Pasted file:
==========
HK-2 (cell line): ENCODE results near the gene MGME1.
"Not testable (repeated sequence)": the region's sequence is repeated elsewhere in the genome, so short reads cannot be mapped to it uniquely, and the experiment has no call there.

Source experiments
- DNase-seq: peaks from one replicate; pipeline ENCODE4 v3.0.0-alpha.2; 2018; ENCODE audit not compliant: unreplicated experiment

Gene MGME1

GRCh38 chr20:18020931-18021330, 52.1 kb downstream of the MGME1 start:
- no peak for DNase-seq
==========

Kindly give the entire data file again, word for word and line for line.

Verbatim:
HK-2 (cell line): ENCODE results near the gene MGME1.
"Not testable (repeated sequence)": the region's sequence is repeated elsewhere in the genome, so short reads cannot be mapped to it uniquely, and the experiment has no call there.

Source experiments
- DNase-seq: peaks from one replicate; pipeline ENCODE4 v3.0.0-alpha.2; 2018; ENCODE audit not compliant: unreplicated experiment

Gene MGME1

GRCh38 chr20:18020931-18021330, 52.1 kb downstream of the MGME1 start:
- no peak for DNase-seq